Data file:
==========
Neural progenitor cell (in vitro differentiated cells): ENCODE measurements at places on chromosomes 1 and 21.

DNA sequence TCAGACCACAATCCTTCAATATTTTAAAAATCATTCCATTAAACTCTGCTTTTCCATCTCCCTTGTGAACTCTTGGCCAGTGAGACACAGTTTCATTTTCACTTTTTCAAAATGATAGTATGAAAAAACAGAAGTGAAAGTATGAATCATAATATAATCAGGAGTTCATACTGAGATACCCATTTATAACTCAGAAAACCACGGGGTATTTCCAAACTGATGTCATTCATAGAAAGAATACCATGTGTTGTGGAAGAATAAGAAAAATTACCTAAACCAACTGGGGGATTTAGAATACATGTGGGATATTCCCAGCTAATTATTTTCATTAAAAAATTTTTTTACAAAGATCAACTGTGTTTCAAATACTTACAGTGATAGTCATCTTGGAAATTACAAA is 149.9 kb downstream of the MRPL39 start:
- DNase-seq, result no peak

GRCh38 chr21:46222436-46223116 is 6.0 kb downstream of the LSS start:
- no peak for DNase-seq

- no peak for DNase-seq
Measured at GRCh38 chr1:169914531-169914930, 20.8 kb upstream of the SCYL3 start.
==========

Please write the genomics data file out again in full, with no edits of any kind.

Neural progenitor cell (in vitro differentiated cells): ENCODE measurements at places on chromosomes 1 and 21.

DNA sequence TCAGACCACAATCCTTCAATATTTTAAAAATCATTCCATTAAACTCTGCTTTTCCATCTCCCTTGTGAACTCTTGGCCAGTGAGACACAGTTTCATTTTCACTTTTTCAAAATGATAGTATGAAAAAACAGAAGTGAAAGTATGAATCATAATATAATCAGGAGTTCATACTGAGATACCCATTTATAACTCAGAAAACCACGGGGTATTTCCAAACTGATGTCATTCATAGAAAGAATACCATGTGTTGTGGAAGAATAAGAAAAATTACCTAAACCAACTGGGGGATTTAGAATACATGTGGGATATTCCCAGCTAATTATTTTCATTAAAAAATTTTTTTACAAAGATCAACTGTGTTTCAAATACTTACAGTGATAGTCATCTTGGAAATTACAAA is 149.9 kb downstream of the MRPL39 start:
- DNase-seq, result no peak

GRCh38 chr21:46222436-46223116 is 6.0 kb downstream of the LSS start:
- no peak for DNase-seq

- no peak for DNase-seq
Measured at GRCh38 chr1:169914531-169914930, 20.8 kb upstream of the SCYL3 start.